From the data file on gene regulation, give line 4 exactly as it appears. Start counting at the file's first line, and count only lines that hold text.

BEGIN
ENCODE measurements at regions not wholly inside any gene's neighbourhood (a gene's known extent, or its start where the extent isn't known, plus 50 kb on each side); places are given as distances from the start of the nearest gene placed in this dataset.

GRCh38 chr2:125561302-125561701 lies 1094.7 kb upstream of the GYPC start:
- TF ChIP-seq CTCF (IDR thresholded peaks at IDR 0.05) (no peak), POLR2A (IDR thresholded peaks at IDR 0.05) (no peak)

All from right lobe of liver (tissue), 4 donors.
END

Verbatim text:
All from right lobe of liver (tissue), 4 donors.